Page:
LAWRENCEVILLE -- In 22 years of elected office, Sen. Renee Unterman has never gotten so many calls from incensed constituents.
But even the senator is frustrated and worried she has no where to turn to solve the traffic nightmare that became worse when toll lanes opened on Interstate 85 earlier this month.
Unterman was livid when the State Road and Tollway Authority canceled a meeting to discuss the controversial lanes last week. She said officials said they wanted to wait until the project had been in place for three months, but a SRTA spokeswoman said the organization thought a representative from the Georgia Department of Transportation would answer Unterman's questions.
"We are the people's voice," Unterman said of legislators. "I'm not going to sit back and do nothing."
She said officials cited a toll project in Fort Lauderdale where the traffic snarls and upheaval were settled in three months, but Unterman said that if the problems persist into the new year, she will spend every day at the Senate well speaking out.
"The cars out here are sitting. We're already in this mess," Unterman said, adding that her commute from Buford to Atlanta has grown from an hour to an hour and a half -- and she is using the toll lanes. "I understand the anger and frustration."
The economic worries are creating even more pressure, she said, on people worried that a traffic delay could mean they lose their job.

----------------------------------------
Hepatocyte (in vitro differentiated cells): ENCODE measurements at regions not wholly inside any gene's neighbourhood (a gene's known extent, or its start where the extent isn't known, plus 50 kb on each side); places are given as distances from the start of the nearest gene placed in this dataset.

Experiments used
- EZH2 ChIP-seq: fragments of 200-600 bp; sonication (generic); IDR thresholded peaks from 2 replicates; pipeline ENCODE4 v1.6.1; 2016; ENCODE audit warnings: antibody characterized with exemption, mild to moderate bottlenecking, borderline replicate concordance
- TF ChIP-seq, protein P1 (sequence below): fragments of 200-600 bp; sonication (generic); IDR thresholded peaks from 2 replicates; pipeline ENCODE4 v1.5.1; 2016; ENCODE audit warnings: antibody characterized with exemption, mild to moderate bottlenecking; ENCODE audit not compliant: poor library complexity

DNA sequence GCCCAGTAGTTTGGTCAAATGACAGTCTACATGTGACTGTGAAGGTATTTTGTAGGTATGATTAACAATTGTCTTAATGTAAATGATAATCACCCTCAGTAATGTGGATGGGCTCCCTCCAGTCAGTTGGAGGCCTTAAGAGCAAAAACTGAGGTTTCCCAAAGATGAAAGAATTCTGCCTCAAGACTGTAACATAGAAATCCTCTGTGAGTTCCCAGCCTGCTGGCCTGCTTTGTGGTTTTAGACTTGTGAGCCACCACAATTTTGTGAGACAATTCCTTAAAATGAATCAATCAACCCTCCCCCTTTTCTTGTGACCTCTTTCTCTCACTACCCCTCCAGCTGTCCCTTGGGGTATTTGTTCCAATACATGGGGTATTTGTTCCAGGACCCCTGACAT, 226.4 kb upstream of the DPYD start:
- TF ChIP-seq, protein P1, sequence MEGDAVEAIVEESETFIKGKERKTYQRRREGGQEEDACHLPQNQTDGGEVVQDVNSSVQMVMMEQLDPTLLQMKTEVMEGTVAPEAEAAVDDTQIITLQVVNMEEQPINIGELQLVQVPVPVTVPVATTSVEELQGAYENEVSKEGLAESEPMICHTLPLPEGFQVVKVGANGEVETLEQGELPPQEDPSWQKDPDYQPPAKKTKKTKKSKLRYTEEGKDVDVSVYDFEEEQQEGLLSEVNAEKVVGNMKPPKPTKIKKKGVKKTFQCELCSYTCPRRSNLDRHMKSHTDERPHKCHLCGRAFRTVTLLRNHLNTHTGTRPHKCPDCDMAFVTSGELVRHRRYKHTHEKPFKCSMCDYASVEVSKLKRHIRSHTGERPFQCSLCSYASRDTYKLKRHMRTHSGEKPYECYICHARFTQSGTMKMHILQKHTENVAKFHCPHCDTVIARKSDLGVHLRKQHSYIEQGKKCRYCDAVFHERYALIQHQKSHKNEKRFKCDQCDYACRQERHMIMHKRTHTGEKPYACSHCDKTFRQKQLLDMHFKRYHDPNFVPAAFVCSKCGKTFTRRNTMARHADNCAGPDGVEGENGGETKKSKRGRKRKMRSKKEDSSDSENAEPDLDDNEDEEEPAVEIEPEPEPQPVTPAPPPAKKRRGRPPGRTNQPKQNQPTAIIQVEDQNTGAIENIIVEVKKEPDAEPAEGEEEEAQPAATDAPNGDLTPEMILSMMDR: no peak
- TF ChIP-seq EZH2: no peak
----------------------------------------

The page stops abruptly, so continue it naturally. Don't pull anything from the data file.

On top of the usual complaints about traffic and tolls, Unterman said her constituents have complained about Peach Pass customer service hours and rude interaction. Plus, she said, people in the community are very intelligent and educated, but officials are not answering their questions or making information available.
She praised Gov. Nathan Deal for stepping in, but even the elected officials have had little sway in the project.
"We all know that if it fails and this is tainted that future projects are in danger. It has huge consequences," she said of next year's regional sales tax vote. "The voters are not going to approve a future transportation vote, and I don't blame them."
Planning an Oct. 24 town hall meeting with other northern Gwinnett elected officials, Unterman has asked SRTA officials to participate to hear from upset citizens. But SRTA's spokeswoman Malika Wilkins said officials have another obligation and may not be able to attend.
Unterman says she will listen, even if others won't. The event is scheduled for 7 p.m. at Northview Church in Buford.